Sen. Joni Ernst, R-Iowa, introduces Republican presidential candidate former UN Ambassador Nikki Haley during a campaign event at Jethro's BBQ in Ames, Iowa, Sunday, Jan. 14, 2024. (AP Photo/Carolyn Kaster)
Sen. Joni Ernst, R-Iowa, introduces Republican presidential candidate former UN Ambassador Nikki Haley during a campaign event at Jethro’s BBQ in Ames, Iowa, Sunday, Jan. 14, 2024. (AP Photo/Carolyn Kaster) 

Haley was introduced by Iowa Sen. Joni Ernst, who hasn’t endorsed a candidate in the 2024 campaign but said the former South Carolina governor is “inspiring so many people across the state of Iowa, inspiring them so much to get out and support her in the caucuses, support her in this quest for the nomination of the Republican Party for our president of the United States.”

Volunteers swarm Iowa to help give candidates last-minute boost

AMES — Out-of-state volunteers have descended on Iowa to help boost enthusiasm for their given candidates in the waning hours before the state’s leadoff caucuses.

On Sunday in Ames, dozens of women festooned in hot pink feather boas and beaded necklaces waved “Women for Nikki” signs ahead of her afternoon event.

One of them was Alissa Baker, who said she has been calling Iowans and knocking on doors since she arrived from Virginia on Saturday.

“We’ve stepped up our efforts on phone banking and definitely been making a lot more phone calls,” Baker said. “We’re doing everything that you would normally do to get out the caucus support.”

On Monday night, Baker said she would serve as a caucus captain for Haley’s campaign in the Ames area, telling caucusgoers why they should support the Republican.

Rubio endorses Trump before Iowa caucuses

WASHINGTON — Sen. Marco Rubio of Florida has become the 24th Republican senator to endorse Trump for president.

Rubio’s endorsement on Sunday means the two U.S. senators from Florida are now firmly behind Trump instead of DeSantis, their home-state governor. Trump is now one Republican senator short of securing the majority support of the GOP senators.

“I support Trump because that kind of leadership is the ONLY way we will get the extraordinary actions needed to fix the disaster Biden has created,” he said on X, formerly known as Twitter. “It’s time to get on with the work of beating Biden & saving America!”

The endorsement of Trump is a bit of a surprise, given that Haley endorsed Rubio when he was running in the 2016 Republican presidential campaign. Rubio dropped out of that race after losing Florida.

Hutchinson isn’t giving up on Iowa

AMES — He hasn’t been as visible on the campaign trail this week as some of the other Republican contenders, but Asa Hutchinson is still homing in on Iowa.

Republican presidential candidate former Arkansas Gov. Asa Hutchinson leaves a campaign event, Wednesday, Jan. 3, 2024, in Des Moines, Iowa. (AP Photo/Charlie Neibergall)
Republican presidential candidate former Arkansas Gov. Asa Hutchinson leaves a campaign event, Wednesday, Jan. 3, 2024, in Des Moines, Iowa. (AP Photo/Charlie Neibergall)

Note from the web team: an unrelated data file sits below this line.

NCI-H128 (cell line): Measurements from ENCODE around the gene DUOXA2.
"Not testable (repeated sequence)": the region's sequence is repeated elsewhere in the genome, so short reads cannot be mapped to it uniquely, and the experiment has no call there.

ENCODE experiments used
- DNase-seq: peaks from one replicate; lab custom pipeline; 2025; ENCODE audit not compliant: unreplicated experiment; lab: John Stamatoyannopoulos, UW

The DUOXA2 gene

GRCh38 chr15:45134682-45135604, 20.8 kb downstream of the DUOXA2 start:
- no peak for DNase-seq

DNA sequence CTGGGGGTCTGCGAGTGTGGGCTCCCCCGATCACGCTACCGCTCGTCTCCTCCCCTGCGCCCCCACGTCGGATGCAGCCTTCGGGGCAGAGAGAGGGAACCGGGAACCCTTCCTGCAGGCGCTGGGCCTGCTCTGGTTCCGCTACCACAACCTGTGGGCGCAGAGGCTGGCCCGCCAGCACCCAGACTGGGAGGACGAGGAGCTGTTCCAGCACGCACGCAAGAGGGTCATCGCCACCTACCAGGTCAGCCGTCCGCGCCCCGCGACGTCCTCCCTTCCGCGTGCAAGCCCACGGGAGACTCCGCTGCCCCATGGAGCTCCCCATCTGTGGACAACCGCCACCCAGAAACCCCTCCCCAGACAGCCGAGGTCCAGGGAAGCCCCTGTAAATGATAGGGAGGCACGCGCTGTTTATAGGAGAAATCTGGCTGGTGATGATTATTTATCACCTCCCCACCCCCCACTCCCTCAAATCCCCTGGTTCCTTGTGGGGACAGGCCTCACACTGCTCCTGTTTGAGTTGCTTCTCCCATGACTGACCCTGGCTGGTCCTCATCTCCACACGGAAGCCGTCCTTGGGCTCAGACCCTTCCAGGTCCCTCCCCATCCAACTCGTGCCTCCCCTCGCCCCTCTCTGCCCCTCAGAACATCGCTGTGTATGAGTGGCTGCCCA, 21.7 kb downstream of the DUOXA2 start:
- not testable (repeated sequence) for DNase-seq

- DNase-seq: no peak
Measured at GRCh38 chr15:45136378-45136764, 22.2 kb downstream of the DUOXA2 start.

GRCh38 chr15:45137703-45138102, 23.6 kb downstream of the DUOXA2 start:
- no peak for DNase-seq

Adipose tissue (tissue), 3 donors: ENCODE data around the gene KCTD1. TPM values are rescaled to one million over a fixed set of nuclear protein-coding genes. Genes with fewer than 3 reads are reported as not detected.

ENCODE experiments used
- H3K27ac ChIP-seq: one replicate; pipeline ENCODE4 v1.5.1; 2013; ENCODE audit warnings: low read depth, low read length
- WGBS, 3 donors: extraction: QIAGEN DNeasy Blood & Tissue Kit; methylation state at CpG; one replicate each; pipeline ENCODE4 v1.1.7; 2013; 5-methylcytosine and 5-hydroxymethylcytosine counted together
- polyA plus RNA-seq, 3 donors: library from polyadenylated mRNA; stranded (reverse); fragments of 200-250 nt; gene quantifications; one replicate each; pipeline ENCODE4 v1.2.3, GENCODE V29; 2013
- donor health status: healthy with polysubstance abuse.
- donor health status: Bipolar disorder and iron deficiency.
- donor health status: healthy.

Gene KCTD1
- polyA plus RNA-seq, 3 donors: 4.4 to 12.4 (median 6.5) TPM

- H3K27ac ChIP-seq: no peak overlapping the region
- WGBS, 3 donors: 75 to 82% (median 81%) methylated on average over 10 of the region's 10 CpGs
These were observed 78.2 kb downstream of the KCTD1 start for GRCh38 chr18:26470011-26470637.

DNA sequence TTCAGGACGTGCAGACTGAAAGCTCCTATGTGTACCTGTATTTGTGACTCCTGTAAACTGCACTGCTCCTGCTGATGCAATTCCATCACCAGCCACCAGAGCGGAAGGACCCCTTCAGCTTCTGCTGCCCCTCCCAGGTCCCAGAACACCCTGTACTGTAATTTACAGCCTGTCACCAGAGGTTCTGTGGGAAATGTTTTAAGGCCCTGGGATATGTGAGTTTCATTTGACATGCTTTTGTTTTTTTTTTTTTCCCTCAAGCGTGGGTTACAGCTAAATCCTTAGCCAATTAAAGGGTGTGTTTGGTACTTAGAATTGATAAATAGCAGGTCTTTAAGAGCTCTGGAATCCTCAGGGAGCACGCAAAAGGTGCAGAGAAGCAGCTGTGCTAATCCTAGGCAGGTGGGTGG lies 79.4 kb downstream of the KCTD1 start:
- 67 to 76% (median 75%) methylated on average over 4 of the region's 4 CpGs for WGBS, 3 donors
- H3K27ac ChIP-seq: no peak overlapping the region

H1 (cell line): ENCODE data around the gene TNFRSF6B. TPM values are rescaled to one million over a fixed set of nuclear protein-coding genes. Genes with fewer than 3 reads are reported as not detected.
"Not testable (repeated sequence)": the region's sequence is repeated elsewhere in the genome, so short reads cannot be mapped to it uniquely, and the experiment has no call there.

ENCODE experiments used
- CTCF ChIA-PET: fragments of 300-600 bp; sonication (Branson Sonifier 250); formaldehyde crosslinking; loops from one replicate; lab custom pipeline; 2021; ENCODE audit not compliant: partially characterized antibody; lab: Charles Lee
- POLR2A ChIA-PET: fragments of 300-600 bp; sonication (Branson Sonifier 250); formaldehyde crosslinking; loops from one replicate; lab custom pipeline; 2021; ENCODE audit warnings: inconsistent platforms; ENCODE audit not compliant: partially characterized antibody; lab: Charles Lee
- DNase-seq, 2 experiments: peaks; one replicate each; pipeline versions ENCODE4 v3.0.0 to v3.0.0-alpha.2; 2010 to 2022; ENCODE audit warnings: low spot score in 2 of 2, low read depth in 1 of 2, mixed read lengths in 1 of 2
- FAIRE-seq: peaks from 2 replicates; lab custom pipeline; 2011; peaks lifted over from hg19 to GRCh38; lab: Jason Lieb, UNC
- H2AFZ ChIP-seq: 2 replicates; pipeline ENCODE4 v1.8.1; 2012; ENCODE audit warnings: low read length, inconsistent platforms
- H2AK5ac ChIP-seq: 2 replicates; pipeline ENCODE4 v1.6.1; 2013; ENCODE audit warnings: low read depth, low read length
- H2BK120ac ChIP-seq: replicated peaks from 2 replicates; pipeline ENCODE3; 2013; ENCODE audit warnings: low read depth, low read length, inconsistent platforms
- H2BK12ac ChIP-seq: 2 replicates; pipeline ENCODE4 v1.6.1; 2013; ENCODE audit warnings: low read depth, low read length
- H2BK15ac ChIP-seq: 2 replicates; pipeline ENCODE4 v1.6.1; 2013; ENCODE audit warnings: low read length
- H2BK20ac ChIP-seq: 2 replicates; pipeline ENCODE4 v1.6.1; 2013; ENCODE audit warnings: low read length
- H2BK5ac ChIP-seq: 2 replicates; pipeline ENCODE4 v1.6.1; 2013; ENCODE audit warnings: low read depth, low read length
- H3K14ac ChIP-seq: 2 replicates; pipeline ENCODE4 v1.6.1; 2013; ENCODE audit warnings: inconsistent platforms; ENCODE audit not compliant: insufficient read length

The former Arkansas governor was spotted Sunday at the same Ames barbecue restaurant where Haley was hosting a campaign rally. Hutchinson met with some lunchtime diners and did a media interview before heading out.

Hutchinson qualified for the first Republican candidate debate but didn’t meet the markers for the subsequent four. He said last week that he expects to beat expectations in Iowa’s caucuses.

Iowan says DeSantis’ response to Hamas attack cemented his support

COUNCIL BLUFFS — Hans Rudin, a 49-year-old community college adviser in Council Bluffs, Iowa, says DeSantis’ response to the Oct. 7 attack on Israel by Hamas won the Florida governor his support.

Rudin supported Trump in the past two elections but has now decided to caucus for DeSantis. The DeSantis administration arranged flights for Americans evacuating from Israel and sent cargo planes with health care supplies, drones, body armor and helmets.

“The definite trigger was Israel,” Rudin said, adding that he did not like Trump’s criticism of Israeli Prime Minister Benjamin Netanyahu days after the attack saying he “let us down” about another operation in which the U.S. killed top Iranian general Qassem Soleimani in 2020.

“I thought, This guy’s kind of a jerk. Well, I knew that beforehand in many ways, but I like Israel so much,” he said.

Nevertheless, Rudin said he would still support Trump over President Joe Biden if Trump becomes the Republican nominee.

Vote, no matter what, Trump says

INDIANOLA — Trump is telling his supporters not to let anything stop them from voting for him in Monday’s Iowa caucuses.

“You can’t sit at home. If you’re sick as a dog … Even if you vote and then pass away,” Trump said at his Sunday rally.

Snow stops, but frigid temperatures set in

The snow may have stopped falling across Iowa, but evidence of the treacherous storm that bore down on the state earlier this week remains.

Major interstates in the Des Moines area were mostly clear on Sunday, but wrecked cars and tractor trailers stranded in the snowstorms of recent days littered medians and areas just off the road.

 

Bone-chilling temperatures have now set in across the state ahead of Monday night’s presidential caucuses. In Des Moines on Sunday afternoon, it was mostly sunny and cold, with a high near minus-9 degrees Fahrenheit (minus-23 Celsius). The wind chill made it feel as cold as minus-30 Fahrenheit (minus-34 Celsius).

Former rival endorses Trump for president

INDIANOLA — Former Republican presidential candidate Doug Burgum is endorsing Trump for president.